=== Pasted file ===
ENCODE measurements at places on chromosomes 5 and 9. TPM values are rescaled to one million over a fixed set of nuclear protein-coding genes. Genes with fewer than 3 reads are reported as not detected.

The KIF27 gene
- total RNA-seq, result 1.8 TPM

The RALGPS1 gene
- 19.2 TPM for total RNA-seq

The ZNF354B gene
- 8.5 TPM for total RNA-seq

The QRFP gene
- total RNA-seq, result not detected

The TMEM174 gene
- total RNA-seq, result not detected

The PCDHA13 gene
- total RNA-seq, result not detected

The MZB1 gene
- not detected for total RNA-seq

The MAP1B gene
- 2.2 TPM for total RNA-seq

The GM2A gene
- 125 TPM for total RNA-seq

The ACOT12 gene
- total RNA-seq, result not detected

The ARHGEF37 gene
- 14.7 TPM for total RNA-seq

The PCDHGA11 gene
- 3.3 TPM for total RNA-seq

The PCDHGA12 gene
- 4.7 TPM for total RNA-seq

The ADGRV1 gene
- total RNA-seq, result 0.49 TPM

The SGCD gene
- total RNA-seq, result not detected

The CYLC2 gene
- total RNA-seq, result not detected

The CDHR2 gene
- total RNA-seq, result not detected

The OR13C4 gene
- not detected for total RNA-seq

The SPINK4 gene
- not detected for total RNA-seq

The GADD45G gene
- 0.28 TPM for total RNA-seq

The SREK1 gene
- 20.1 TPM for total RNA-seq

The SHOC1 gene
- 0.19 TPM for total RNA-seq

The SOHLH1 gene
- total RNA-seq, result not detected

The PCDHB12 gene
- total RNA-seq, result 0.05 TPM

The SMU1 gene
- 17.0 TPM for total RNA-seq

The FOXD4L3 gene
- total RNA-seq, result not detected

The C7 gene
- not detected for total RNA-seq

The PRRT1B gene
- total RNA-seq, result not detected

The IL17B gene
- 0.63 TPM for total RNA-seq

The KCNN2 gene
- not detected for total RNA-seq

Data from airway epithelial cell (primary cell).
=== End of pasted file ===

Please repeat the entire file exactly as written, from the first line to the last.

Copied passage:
ENCODE measurements at places on chromosomes 5 and 9. TPM values are rescaled to one million over a fixed set of nuclear protein-coding genes. Genes with fewer than 3 reads are reported as not detected.

The KIF27 gene
- total RNA-seq, result 1.8 TPM

The RALGPS1 gene
- 19.2 TPM for total RNA-seq

The ZNF354B gene
- 8.5 TPM for total RNA-seq

The QRFP gene
- total RNA-seq, result not detected

The TMEM174 gene
- total RNA-seq, result not detected

The PCDHA13 gene
- total RNA-seq, result not detected

The MZB1 gene
- not detected for total RNA-seq

The MAP1B gene
- 2.2 TPM for total RNA-seq

The GM2A gene
- 125 TPM for total RNA-seq

The ACOT12 gene
- total RNA-seq, result not detected

The ARHGEF37 gene
- 14.7 TPM for total RNA-seq

The PCDHGA11 gene
- 3.3 TPM for total RNA-seq

The PCDHGA12 gene
- 4.7 TPM for total RNA-seq

The ADGRV1 gene
- total RNA-seq, result 0.49 TPM

The SGCD gene
- total RNA-seq, result not detected

The CYLC2 gene
- total RNA-seq, result not detected

The CDHR2 gene
- total RNA-seq, result not detected

The OR13C4 gene
- not detected for total RNA-seq

The SPINK4 gene
- not detected for total RNA-seq

The GADD45G gene
- 0.28 TPM for total RNA-seq

The SREK1 gene
- 20.1 TPM for total RNA-seq

The SHOC1 gene
- 0.19 TPM for total RNA-seq

The SOHLH1 gene
- total RNA-seq, result not detected

The PCDHB12 gene
- total RNA-seq, result 0.05 TPM

The SMU1 gene
- 17.0 TPM for total RNA-seq

The FOXD4L3 gene
- total RNA-seq, result not detected

The C7 gene
- not detected for total RNA-seq

The PRRT1B gene
- total RNA-seq, result not detected

The IL17B gene
- 0.63 TPM for total RNA-seq

The KCNN2 gene
- not detected for total RNA-seq

Data from airway epithelial cell (primary cell).